Tegai-mon Gate: free entry; Tel: 0742-22-5511 (Todai-ji Temple); A-1, pg 7 map; about 20-min. walk from Kintetsu Nara Sta.
3) Heijo Palace Site Museum
This museum is located on the west side of the old site of Heijo-kyo Palace. A number of excavated archaeological objects (earthen ware, roof tiles, wooden artifacts etc.) have been exhibited here since 1955, when the first excavation was conducted. Reproductions of the dress worn by people in the Nara-period are also displayed.
Heijo Palace Site Museum; open: 9:00-16:30; closed Mon.; entry free; A-1, pg 7 map.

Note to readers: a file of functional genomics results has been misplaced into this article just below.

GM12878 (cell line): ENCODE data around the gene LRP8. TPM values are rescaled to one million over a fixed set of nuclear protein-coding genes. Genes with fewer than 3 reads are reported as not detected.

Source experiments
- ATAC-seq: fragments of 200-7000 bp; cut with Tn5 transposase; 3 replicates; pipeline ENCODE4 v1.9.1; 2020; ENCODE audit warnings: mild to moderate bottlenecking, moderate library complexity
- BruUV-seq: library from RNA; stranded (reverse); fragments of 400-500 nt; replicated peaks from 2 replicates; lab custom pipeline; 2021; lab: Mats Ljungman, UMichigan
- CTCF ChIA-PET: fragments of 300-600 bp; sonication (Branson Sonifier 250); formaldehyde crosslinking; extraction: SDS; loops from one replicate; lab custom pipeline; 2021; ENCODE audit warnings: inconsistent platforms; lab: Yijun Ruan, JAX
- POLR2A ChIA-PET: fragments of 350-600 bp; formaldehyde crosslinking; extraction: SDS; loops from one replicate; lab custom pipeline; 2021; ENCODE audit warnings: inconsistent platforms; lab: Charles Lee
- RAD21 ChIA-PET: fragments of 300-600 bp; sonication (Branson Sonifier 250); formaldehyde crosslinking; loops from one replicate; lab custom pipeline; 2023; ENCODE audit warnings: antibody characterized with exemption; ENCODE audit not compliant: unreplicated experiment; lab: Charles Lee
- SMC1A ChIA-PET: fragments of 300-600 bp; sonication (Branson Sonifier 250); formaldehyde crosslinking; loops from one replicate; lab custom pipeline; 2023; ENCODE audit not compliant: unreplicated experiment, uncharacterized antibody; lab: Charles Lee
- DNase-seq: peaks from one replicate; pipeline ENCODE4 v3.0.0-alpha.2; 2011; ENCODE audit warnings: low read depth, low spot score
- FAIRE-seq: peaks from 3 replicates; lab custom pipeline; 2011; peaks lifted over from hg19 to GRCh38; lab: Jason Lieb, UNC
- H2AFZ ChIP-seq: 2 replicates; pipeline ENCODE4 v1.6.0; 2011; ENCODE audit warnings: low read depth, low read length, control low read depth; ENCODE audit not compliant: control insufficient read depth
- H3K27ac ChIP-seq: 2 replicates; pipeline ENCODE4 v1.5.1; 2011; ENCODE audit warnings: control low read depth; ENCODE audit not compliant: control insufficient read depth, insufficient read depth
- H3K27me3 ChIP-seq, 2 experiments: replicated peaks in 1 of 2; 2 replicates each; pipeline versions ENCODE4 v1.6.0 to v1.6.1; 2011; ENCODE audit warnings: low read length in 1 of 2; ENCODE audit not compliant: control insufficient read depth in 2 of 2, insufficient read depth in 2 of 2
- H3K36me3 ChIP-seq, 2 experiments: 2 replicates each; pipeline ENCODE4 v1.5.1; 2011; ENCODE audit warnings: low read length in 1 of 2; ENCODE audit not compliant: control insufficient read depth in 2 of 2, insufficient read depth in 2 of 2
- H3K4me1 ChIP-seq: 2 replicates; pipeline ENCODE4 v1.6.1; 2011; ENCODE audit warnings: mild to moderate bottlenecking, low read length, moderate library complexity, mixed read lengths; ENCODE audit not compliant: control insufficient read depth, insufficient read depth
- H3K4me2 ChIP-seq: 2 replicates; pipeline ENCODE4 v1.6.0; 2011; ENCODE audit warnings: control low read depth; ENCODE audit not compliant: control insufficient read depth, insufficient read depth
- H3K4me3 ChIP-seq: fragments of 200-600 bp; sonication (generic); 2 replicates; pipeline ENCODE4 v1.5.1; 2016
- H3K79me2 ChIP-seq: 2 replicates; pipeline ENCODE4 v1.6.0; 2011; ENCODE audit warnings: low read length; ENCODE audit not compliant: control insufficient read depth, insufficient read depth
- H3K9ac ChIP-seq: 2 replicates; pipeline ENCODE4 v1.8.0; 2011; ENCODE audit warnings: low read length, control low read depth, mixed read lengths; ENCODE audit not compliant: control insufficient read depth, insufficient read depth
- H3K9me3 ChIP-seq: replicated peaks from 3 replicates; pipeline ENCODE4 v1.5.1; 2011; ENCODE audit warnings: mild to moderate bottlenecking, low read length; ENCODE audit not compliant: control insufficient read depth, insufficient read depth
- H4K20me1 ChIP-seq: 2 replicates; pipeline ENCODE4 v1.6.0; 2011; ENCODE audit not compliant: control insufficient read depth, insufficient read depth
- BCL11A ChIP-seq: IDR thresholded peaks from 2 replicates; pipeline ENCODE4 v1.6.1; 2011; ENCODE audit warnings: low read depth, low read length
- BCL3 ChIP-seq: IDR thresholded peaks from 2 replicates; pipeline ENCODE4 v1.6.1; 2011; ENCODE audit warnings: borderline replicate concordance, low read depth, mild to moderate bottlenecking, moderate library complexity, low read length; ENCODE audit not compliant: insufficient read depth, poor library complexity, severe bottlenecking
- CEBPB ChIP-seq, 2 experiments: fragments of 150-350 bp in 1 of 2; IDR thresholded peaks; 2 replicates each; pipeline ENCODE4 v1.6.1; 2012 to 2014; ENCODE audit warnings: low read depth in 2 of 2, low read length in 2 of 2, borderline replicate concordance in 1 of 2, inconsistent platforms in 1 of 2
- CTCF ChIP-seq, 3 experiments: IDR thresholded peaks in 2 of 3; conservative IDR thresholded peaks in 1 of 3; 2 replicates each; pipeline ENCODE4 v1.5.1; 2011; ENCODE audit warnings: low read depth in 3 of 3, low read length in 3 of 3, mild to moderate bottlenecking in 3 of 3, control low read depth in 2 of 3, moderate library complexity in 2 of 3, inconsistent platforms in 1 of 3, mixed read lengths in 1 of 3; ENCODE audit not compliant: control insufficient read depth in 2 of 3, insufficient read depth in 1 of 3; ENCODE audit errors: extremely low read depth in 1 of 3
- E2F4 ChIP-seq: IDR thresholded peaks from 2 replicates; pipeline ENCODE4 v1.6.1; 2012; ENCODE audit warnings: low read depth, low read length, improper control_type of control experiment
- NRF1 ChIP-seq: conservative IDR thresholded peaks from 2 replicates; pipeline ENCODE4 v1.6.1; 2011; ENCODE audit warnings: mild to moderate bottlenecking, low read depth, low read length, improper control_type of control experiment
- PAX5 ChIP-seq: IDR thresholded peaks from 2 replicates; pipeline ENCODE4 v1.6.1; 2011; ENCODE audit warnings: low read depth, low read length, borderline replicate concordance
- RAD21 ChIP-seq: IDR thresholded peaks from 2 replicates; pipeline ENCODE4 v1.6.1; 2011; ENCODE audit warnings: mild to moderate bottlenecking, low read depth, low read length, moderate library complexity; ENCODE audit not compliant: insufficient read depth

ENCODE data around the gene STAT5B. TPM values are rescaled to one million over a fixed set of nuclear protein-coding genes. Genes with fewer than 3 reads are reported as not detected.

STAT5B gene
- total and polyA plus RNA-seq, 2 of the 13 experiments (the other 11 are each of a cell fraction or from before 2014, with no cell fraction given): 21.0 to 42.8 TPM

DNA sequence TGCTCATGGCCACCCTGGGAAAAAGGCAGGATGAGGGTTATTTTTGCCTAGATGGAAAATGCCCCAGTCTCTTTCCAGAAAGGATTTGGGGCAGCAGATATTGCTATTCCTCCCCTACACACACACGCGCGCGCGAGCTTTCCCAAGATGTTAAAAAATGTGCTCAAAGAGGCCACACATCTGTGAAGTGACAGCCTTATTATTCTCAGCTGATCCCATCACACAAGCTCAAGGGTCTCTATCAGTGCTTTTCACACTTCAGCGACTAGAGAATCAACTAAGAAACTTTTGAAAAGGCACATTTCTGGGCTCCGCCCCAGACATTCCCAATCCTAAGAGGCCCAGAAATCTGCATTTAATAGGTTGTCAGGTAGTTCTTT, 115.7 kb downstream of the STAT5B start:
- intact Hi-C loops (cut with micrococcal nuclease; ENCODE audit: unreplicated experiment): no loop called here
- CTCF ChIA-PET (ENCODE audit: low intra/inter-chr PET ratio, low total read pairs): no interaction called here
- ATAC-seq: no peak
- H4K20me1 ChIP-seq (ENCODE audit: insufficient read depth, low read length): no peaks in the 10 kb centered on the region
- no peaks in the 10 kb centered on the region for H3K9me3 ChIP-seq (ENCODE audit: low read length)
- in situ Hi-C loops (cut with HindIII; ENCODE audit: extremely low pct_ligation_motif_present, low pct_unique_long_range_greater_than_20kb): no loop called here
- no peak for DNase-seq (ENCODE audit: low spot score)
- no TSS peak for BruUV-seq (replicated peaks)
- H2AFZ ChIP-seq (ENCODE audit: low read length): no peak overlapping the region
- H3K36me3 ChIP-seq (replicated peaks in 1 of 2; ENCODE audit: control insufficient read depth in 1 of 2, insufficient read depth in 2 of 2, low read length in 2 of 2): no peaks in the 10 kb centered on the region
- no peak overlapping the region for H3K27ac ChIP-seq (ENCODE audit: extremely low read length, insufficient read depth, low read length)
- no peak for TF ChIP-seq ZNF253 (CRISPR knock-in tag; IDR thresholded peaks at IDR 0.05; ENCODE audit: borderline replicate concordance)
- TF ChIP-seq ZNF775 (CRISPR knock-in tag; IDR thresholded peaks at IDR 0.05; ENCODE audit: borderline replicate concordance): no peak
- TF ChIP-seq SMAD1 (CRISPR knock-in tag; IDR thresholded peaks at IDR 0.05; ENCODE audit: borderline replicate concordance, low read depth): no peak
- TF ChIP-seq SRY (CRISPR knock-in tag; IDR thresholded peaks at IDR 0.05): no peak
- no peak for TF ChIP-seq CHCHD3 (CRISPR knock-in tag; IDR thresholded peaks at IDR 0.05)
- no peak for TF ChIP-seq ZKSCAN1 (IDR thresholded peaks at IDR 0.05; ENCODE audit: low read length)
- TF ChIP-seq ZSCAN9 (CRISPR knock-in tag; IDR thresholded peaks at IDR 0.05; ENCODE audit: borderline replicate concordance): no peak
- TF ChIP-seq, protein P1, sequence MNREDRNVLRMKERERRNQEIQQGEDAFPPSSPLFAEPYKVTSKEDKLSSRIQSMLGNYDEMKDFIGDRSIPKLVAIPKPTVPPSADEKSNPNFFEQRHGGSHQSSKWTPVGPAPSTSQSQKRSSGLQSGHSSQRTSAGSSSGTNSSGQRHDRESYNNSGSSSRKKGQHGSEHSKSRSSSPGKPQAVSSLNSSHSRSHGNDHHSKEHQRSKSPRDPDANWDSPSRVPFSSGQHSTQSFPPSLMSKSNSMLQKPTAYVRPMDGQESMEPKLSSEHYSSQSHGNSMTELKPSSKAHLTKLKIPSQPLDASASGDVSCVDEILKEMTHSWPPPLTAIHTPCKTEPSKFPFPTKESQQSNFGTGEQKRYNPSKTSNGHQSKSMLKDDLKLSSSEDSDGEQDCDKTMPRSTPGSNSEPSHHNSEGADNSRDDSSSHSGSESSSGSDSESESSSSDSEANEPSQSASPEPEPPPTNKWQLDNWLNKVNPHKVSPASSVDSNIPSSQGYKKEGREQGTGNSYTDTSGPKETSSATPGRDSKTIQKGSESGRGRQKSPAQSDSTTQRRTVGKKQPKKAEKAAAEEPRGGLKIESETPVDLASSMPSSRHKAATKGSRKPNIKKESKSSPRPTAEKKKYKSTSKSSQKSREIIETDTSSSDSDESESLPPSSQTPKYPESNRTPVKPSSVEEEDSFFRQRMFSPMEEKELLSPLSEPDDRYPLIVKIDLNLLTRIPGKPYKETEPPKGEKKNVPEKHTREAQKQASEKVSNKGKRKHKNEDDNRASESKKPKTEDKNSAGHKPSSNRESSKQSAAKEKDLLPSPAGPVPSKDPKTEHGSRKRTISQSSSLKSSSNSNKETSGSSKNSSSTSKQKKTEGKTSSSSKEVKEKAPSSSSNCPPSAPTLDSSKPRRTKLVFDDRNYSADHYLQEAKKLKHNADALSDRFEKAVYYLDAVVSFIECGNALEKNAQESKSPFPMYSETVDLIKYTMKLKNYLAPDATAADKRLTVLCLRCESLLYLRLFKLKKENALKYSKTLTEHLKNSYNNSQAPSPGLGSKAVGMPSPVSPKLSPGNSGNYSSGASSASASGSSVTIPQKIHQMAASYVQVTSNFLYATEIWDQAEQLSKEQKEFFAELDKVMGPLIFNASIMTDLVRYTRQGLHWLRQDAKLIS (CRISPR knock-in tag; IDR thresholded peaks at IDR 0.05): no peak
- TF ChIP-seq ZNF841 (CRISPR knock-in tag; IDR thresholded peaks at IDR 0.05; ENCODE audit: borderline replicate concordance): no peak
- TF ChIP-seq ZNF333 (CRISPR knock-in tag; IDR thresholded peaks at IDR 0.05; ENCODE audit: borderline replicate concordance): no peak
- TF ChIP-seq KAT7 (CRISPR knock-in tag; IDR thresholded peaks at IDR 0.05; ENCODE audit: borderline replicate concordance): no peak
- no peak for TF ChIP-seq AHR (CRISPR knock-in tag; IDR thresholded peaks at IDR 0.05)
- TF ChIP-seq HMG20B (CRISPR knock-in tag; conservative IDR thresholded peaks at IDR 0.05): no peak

4) Mount Kasuga Primeval Forest
Mount Kasuga is a collective term for the mountains close to Nara city including Mount Mikasa and Mount Ho. There is a legend that Takemikazuchi, the guardian God of the Fujiwara Clan, descended from heaven on this mountain riding a sacred white deer. The forest has been worshipped as sacred ground since ancient times. In 831, hunting and wood cutting was prohibited in the forest. The forest has maintained its ancient appearance for over 1,100 years. There are pleasant walking paths around the forest and the area is a popular hiking course.
Mount Kasuga Primeval Forest: the entrance of the hiking course is a 5-min. walk from Kasuga Taisha Shrine.